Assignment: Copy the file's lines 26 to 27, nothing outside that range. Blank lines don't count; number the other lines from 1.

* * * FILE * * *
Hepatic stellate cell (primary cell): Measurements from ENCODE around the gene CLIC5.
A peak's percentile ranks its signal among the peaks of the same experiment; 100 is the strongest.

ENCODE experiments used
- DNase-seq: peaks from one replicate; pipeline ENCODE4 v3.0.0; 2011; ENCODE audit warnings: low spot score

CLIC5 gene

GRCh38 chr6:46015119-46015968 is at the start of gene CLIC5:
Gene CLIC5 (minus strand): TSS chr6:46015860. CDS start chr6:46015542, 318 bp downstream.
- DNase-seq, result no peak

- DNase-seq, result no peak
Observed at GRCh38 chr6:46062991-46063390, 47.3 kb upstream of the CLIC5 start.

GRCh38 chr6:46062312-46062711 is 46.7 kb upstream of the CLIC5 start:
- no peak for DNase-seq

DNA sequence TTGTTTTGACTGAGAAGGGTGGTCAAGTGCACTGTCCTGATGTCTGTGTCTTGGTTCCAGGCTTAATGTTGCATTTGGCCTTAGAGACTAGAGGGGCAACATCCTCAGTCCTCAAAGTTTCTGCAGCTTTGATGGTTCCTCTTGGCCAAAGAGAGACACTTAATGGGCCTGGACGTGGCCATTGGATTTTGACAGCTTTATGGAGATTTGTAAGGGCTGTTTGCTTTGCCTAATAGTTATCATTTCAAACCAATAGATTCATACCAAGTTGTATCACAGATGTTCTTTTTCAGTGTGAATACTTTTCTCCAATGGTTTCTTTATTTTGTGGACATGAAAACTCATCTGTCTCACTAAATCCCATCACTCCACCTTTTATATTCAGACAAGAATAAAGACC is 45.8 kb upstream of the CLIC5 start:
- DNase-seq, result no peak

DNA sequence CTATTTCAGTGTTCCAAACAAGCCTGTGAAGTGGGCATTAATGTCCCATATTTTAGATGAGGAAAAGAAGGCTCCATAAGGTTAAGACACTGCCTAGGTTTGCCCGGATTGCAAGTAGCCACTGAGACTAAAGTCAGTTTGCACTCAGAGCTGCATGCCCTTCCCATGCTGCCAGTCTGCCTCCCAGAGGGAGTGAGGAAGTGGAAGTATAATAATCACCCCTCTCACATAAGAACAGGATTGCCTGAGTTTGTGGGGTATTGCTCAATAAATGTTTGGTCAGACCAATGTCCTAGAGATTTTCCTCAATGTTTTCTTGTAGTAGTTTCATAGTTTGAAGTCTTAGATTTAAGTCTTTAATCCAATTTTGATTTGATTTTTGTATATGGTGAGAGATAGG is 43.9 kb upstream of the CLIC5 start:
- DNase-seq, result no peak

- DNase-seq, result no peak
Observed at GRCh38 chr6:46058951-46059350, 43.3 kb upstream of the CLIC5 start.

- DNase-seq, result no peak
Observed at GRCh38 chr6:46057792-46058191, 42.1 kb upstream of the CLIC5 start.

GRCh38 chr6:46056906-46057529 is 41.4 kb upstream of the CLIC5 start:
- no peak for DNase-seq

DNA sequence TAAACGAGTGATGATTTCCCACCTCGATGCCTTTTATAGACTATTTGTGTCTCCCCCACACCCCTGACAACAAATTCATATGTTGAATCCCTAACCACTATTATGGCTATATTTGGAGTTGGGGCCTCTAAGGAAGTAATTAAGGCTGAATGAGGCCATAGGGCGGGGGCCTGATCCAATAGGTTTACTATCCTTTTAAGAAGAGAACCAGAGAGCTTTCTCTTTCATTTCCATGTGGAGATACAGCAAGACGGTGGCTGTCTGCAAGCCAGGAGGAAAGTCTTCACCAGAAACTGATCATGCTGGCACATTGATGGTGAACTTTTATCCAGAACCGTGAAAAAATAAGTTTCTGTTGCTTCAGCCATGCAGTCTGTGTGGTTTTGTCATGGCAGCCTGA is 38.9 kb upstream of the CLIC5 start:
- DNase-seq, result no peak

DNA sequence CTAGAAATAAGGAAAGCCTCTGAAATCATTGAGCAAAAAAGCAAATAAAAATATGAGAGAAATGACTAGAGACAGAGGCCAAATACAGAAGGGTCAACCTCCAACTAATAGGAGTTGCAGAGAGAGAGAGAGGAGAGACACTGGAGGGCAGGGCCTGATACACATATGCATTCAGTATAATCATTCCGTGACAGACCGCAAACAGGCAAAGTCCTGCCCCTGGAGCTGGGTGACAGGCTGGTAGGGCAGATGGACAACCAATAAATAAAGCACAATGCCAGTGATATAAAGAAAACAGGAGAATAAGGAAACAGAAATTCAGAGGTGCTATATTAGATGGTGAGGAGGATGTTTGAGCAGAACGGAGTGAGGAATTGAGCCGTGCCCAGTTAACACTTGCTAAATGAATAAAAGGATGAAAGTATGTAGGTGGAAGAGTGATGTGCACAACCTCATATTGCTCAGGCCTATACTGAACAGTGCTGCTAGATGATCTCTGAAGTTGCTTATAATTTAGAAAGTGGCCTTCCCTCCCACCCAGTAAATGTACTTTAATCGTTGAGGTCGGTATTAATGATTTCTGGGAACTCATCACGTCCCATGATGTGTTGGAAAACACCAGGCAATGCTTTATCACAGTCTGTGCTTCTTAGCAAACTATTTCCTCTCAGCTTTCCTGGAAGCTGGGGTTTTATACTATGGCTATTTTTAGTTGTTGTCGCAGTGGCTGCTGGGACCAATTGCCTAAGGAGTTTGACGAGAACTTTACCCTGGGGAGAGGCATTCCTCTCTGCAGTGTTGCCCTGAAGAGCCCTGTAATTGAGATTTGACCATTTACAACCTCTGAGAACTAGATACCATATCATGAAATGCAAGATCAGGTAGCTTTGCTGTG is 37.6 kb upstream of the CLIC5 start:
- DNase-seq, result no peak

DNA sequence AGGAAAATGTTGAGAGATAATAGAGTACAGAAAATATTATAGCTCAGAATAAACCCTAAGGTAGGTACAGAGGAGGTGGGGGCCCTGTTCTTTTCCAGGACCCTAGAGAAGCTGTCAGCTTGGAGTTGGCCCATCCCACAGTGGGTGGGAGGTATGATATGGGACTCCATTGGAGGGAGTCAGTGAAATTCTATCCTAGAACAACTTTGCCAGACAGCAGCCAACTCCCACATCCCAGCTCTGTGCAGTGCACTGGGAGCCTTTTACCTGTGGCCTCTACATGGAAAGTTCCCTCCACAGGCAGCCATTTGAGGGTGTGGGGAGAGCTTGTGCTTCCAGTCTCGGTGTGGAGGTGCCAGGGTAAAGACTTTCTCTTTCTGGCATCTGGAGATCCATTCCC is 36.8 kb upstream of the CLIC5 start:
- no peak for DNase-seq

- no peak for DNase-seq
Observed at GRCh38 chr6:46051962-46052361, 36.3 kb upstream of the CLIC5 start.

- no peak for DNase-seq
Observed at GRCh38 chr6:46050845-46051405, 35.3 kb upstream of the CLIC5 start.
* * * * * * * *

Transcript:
- DNase-seq, result no peak

DNA sequence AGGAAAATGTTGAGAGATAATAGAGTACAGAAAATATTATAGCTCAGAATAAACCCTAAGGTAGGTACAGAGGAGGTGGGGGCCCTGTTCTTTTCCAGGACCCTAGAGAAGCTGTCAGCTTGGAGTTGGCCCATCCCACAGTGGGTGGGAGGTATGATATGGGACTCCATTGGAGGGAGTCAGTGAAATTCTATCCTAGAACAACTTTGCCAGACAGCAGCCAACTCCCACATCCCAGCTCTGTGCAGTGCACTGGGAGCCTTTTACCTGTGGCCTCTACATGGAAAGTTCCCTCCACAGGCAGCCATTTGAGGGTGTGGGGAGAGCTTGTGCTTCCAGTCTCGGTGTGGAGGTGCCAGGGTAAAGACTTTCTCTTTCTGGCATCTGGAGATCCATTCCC is 36.8 kb upstream of the CLIC5 start: